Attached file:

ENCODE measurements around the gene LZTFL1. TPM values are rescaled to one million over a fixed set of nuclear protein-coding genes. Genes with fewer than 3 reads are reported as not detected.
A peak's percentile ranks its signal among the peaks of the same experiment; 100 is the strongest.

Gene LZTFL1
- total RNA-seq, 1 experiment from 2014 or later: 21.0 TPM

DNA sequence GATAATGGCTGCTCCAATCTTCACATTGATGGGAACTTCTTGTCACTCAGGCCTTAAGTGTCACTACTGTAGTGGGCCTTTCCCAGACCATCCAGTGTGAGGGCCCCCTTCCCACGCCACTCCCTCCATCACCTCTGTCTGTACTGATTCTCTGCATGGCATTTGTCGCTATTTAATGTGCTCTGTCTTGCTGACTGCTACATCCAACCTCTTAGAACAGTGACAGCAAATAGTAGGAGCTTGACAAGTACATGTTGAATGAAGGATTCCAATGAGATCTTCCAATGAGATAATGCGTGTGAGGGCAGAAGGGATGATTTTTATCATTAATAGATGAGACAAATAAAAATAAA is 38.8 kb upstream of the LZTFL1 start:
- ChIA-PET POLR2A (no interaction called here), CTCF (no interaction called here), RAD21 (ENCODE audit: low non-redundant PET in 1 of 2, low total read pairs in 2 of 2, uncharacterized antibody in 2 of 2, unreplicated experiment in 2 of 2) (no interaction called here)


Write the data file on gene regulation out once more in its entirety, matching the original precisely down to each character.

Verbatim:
ENCODE measurements around the gene LZTFL1. TPM values are rescaled to one million over a fixed set of nuclear protein-coding genes. Genes with fewer than 3 reads are reported as not detected.
A peak's percentile ranks its signal among the peaks of the same experiment; 100 is the strongest.

Gene LZTFL1
- total RNA-seq, 1 experiment from 2014 or later: 21.0 TPM

DNA sequence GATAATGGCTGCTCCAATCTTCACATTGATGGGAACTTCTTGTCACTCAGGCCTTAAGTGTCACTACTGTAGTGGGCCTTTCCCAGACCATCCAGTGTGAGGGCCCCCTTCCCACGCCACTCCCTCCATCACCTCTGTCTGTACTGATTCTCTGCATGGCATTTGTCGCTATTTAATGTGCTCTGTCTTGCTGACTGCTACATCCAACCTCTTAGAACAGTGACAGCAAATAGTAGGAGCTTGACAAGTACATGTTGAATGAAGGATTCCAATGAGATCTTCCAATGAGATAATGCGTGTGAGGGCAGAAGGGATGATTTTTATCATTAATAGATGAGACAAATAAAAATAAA is 38.8 kb upstream of the LZTFL1 start:
- ChIA-PET POLR2A (no interaction called here), CTCF (no interaction called here), RAD21 (ENCODE audit: low non-redundant PET in 1 of 2, low total read pairs in 2 of 2, uncharacterized antibody in 2 of 2, unreplicated experiment in 2 of 2) (no interaction called here)